Then and Now At Villa (8)
Having gone through poor form, Villa were a revelation at Liverpool and that was followed by the 'stormer' against the Baggies on Wednesday. After all that I was quite prepared for something like a 4-4 scoreline at Goodison.
Four goals? Villa couldn't even find 4 shots! One shot on goal the whole game, with Everton and Gareth Barry showing the so-called Villa youngsters a thing or two in patience and build-up. A Gabby-less Villa seems to mean that defend and hoof is the only answer.
Well, we've gone through nearly three seasons of major ups-and-downs and many barren matches, and I'm beginning to wonder whether something basic is being missed by Villa's management - like commonsense. And to illustrate that I'm going to turn the clock back to the first season after World War One (as we're this year remembering the start of that same war), when Villa's stalwarts returned from the front line to get back into some sense of normal life.
In the opening game of 1919-20 at Sunderland, Villa's team was (age in brackets, showing an average of 29 years):
Hardy(age 36); Blackburn(27), Weston(29); York(20), Harrop(35), Moss(24); Wallace(34), Stephenson(29), Hampton(34), Humphries(25), Edgley(27).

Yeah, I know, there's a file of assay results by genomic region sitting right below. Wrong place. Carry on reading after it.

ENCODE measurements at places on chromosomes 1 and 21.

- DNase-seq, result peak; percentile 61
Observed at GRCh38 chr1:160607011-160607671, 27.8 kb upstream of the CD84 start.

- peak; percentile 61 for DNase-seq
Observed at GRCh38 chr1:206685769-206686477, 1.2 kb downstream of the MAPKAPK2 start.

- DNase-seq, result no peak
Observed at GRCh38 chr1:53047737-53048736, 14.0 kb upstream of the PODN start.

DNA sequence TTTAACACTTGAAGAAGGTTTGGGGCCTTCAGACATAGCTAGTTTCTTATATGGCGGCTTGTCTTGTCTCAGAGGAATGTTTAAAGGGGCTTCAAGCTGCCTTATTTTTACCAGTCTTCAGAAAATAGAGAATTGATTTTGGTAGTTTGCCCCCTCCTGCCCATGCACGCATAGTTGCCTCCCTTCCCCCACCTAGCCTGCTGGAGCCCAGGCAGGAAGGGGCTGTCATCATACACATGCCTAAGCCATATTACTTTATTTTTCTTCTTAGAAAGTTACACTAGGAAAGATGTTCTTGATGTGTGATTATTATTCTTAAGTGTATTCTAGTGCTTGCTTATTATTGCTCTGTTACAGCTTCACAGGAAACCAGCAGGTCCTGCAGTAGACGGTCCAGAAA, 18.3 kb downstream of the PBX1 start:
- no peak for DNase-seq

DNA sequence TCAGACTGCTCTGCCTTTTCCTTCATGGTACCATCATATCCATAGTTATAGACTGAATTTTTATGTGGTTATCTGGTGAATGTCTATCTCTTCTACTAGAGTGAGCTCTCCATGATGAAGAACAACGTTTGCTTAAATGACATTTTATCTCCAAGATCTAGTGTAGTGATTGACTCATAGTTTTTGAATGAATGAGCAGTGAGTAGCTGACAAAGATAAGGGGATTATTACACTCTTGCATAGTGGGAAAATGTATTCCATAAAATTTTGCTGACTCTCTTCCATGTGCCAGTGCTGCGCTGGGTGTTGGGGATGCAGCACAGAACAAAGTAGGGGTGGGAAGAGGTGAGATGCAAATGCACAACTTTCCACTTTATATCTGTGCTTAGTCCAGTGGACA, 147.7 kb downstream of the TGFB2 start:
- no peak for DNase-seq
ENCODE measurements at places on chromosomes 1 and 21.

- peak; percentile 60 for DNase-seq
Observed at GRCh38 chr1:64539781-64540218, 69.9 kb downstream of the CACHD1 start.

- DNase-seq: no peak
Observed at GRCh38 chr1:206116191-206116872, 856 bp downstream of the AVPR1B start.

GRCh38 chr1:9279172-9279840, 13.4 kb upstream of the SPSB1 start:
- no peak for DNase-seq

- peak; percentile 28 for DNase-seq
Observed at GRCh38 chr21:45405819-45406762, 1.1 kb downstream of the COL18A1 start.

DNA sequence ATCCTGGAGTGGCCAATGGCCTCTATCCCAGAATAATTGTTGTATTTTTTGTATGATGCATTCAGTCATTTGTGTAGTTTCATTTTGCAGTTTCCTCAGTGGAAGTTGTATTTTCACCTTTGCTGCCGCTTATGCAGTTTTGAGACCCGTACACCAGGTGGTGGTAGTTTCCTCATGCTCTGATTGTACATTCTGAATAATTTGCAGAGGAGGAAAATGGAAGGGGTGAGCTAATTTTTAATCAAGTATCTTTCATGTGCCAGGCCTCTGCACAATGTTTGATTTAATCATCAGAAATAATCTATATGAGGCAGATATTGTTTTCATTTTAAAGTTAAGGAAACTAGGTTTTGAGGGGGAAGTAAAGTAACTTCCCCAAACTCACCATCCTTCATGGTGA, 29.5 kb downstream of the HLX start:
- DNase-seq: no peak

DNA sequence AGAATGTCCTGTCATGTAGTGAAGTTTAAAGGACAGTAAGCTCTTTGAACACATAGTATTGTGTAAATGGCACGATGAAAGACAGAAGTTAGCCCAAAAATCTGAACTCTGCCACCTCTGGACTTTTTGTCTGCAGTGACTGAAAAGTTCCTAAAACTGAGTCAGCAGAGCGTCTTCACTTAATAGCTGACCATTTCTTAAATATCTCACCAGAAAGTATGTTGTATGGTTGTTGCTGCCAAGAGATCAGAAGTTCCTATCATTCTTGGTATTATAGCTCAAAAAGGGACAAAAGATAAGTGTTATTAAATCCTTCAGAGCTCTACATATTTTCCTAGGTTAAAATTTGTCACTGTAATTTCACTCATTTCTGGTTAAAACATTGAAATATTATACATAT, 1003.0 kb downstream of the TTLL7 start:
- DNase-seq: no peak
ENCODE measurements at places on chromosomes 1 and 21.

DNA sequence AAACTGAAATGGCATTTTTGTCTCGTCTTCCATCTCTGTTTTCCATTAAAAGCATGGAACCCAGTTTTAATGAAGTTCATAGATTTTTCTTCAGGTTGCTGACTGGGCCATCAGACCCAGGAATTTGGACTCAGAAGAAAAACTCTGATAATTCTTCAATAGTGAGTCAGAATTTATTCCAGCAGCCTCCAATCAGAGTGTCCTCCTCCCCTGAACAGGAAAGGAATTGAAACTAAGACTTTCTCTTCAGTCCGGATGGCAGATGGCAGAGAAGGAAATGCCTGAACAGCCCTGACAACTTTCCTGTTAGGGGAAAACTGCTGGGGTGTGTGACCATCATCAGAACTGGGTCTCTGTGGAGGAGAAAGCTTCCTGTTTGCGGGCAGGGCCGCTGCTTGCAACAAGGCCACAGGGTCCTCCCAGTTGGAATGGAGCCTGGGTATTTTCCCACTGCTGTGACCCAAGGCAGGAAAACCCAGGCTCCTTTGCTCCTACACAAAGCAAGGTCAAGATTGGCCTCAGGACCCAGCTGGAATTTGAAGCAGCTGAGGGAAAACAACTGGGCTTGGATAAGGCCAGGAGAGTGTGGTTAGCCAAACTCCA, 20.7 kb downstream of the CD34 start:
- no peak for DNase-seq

Just a couple of youngsters, note (both of whom later became 'greats'), but this side didn't work. Bad results continued apace, and the selection committee (as it was then) changed the team around to no avail. In fact, the Villa were bottom of the First Division and had suffered 8 defeats in 10 games when they decided 'enough was enough'. Giving up on trying to prematurely bring through youngsters, they went out and bought a couple. And the couple they bought were not big names - they were simply assessed as having the right go-ahead qualities.
The two players they bought that made such a difference were inside-forward Billy Kirton and the player who later became regarded as one of the greatest players ever to done a claret and blue jersey - centre-half Frank Barson. The rest is history. Villa won 10 games out of the next 11 and at the end of the season they finished a safe 9th in the league and not only that but had the FA Cup in their hands, partly thanks to a new young player (called Billy Walker) being introduced midway through the season.
So that was the formula in those days. Try youth for as long as was safe, and if that didn't work then go and buy players that would make the difference while bringing on the youth at a safe pace. That approach served Villa well from the time the league started (1888) until 1928, when the new Villa management decided that the cheque book was always the best approach - an approach that had an ill-fated end. The reverse (relying essentially on inexperienced youngsters of not-great talent) has proved not to work either. And do we have to keep buying good centre-backs (like Laursen and Vlaar) that are injury-prone?
Doesn't it tell us that some commonsense and flexibility to heed changing needs has been lost down the years?
Up the Villa!
For more history and stats , why not visit John's history site: www.lerwill-life.org.uk/astonvilla/. Further, why not enjoy an in-depth read of Villa's history? Click here for more info.